The film movement in America has for some time been faced with the problem of what film forms are its true concern. The Film and Photo Leagues have up to now produced mainly newsreels. They are necessary because of the rigid censorship and the malicious distortion that the capitalist film companies use in their treatment of events relative to labor and labor's struggles. These newsreels serve an agitational and revelational function to arouse the working class, and as a corrective for the lies of the capitalist agencies. A strike, demonstration, or hunger march is shown with the full brutalities of the police, with the full heroism and militancy of the workers, without the distractive mocking comment of the bourgeois announcer.
Because newsreels are fractional, atomic, and incomplete, the revolutionary movement has required a more synoptic form to present a fuller picture of the conditions and struggles of the working class. And so the synthetic documentary film has become an important form for film workers in the revolutionary movement--a form which allows for more inclusive and implicative comment on our class world than the discursive newsreel. For this great and rich medium the bourgeois filmers have had little use, since they cannot face the truths that the documentary camera can report. Their lies are better served by a more closely supervised camera in a shadowed studio under the kind sun of California. Aside from a few reels on sports, some shorts of believe-it-or-nots, and the half-truth-half-lies of industrial and "educational" films, Hollywood has ignored the vast possibilities of the synthetic film document.
Another factor, besides its great effectiveness, has determined the preoccupation of the radical moviemakers with the documentary film. At this time, with the radicalized working class as small as it is, it is almost impossible for economic and technical reasons to undertake the vast task of producing and distributing revolutionary dramatic films, which, in some ways, are capable of going beyond the document (as the synthetic document transcends the newsreel) in width of scope, synoptic approach, and ability to recreate events and emotions not revealable to the camera in the document.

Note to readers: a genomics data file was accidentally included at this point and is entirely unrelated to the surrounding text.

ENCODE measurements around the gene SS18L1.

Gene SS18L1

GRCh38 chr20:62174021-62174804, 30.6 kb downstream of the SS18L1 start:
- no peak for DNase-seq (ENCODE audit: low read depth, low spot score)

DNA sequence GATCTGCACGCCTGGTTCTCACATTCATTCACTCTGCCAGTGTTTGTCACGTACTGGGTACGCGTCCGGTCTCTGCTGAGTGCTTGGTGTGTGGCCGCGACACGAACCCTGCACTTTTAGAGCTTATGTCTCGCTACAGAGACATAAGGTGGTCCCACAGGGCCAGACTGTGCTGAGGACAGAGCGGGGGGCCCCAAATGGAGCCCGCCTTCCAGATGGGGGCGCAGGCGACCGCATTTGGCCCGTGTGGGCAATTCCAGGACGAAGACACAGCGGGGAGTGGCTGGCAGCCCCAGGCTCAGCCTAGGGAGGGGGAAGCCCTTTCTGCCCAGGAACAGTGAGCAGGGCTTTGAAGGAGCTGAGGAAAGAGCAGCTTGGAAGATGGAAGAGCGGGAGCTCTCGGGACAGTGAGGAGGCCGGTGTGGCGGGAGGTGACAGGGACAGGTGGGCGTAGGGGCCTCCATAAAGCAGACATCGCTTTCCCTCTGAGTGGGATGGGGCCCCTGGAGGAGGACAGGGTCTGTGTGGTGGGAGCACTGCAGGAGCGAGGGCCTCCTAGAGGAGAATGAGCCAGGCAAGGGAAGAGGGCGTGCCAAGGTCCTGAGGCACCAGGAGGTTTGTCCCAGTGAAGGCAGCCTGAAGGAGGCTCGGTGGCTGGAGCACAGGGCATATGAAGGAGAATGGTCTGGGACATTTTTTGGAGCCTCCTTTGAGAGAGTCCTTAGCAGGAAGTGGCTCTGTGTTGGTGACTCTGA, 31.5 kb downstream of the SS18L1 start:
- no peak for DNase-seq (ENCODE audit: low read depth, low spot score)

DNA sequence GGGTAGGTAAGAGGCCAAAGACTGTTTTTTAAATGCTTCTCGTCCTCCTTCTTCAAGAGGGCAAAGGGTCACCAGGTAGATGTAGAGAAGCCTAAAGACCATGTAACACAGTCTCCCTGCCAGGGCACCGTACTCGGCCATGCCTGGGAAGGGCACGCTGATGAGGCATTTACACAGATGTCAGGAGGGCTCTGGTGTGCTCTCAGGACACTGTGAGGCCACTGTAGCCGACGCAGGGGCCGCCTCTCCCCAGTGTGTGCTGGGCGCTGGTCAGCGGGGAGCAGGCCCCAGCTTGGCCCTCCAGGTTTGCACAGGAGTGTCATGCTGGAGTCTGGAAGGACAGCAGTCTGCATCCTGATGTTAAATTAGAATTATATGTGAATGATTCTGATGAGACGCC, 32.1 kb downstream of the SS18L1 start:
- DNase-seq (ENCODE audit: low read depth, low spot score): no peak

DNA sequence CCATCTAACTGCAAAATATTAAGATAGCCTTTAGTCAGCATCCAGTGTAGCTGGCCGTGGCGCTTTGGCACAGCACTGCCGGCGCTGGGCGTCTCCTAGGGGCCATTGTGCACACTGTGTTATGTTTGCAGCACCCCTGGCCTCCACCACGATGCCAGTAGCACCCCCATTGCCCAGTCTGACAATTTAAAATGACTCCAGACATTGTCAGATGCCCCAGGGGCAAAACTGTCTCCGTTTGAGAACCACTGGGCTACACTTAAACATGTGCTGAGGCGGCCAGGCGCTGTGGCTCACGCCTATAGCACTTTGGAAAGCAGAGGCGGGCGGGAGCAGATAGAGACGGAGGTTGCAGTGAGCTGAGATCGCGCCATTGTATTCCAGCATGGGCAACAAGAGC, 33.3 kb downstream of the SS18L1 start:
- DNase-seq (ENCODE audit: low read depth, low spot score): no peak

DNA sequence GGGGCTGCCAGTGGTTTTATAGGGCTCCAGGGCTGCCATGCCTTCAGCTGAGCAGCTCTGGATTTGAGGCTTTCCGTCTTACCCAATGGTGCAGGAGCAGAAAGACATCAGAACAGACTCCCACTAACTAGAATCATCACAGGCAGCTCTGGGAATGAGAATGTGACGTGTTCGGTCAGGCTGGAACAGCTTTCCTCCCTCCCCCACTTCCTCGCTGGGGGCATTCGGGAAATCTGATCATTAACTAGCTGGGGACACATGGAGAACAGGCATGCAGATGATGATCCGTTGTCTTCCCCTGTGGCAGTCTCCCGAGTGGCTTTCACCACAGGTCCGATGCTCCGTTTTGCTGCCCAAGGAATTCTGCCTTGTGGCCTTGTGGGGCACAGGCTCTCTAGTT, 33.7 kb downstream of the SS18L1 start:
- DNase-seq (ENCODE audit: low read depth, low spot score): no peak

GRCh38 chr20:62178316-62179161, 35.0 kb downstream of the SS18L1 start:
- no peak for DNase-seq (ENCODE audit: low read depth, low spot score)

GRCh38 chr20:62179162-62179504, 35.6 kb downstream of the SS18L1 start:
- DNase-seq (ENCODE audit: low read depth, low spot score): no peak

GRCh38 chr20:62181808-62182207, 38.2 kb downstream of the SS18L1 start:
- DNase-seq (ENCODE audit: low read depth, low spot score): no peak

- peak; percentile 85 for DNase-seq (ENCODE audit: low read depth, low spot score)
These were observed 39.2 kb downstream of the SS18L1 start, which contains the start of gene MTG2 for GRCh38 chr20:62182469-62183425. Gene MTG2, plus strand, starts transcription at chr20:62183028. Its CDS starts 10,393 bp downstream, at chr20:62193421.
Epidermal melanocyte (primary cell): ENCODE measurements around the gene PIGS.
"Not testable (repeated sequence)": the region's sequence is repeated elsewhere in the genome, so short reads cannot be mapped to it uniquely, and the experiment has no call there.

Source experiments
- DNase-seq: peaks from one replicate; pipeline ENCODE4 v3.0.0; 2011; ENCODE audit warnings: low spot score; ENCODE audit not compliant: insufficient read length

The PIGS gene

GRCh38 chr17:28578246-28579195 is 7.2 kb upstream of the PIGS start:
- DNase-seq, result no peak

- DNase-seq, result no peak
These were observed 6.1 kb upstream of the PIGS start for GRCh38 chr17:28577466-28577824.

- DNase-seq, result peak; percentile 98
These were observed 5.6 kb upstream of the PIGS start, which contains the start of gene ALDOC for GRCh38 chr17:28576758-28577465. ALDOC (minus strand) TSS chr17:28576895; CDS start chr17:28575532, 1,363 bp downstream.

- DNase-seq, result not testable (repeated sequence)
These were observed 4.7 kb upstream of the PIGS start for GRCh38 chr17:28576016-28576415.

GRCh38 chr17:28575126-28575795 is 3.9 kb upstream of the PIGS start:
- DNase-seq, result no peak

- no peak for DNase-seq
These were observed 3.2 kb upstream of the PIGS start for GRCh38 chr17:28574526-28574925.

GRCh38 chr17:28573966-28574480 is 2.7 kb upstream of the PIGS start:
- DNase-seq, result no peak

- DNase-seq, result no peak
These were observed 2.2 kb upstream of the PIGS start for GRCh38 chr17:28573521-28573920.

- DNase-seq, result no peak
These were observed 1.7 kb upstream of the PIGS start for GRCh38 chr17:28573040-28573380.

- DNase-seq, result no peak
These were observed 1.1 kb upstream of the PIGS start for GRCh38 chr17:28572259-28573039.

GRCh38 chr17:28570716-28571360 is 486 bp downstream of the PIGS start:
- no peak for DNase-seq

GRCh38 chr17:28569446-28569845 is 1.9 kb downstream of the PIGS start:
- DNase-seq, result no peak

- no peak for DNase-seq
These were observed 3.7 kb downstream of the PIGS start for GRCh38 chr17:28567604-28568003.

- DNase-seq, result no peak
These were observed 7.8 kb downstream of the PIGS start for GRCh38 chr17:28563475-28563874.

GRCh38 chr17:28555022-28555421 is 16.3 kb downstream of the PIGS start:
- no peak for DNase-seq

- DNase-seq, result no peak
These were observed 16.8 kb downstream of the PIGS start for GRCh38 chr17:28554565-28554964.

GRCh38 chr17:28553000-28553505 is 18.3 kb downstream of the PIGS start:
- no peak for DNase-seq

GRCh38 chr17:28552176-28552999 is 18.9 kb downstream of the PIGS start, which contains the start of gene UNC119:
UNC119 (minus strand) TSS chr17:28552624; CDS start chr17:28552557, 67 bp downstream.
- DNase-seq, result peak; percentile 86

The problems of documentary montage are very different from that of the dramatic film. The former may be called external montage, the creative comparison, contrast, and opposition of shots, externally related to each other, to produce an effect not contained in any of the shots--or, as Samuel Brody has well described it, "reality recorded on film strips and built up into wholes embodying our revolutionary interpretation of events." For this type of cutting, The Man With the Movie Camera is the textbook of technical possibilities. The dramatic film presents the problem of what may be called internal montage, which is essentially a recreative analysis and reconstruction of an internally related visual event in terms of shots of film, to reveal best the meaning of the event. The documentary film embodies the reporting on film of actual events and the creative addition of these bits of cinematographed reality to render an interpretation of that reality. The dramatic film involves in its cinematography the interpretive breaking-up of the recreated reality, and, in its montage, the synthesis of these analyzed elements to recreate the event on film from a given point of view.
Any acted sequence in an ordinary film will serve as an illustration of internal montage--any direct succession of acts to render u dramatic event. An example of external montage may be taken from a recent newsreel compilation by the New York Film and Photo League. The newsreel shots are sure: President Roosevelt signing a state paper and looking up at the camera with his inimitable self-satisfied smile, and a shot of fleet maneuvers--two shots taken in widely separated times and places and not essentially (but externally) related to each other. By virtue of splicing the shot of the warships just after Roosevelt signs the paper, and following the threatening ships of war with the rest of the first shot (Roosevelt looks up and smiles), a new meaning not contained in either shot, but a product of their new relation on film, is achieved--the meaning of the huge war preparation program of the demagogic Roosevelt government.
External and internal montage, as described here, are by no means mutually exclusive. Both may be used, and in fact have been used frequently to complement each other---sometimes with emphasis on the document, as in Ten Days That Shook the World, sometimes with the emphasis on the recreated drama, as in The End of Saint Petersburg.
A mixed form of the synthetic document and the dramatic is the next proper concern of the revolutionary film movement: to widen the scope of the document, to add to the document the recreated events necessary to it but resistant to the documentary camera eye--a synthetic documentary film which allows for material which recreates and fortifies the actuality recorded in the document, and makes it clearer and more powerful.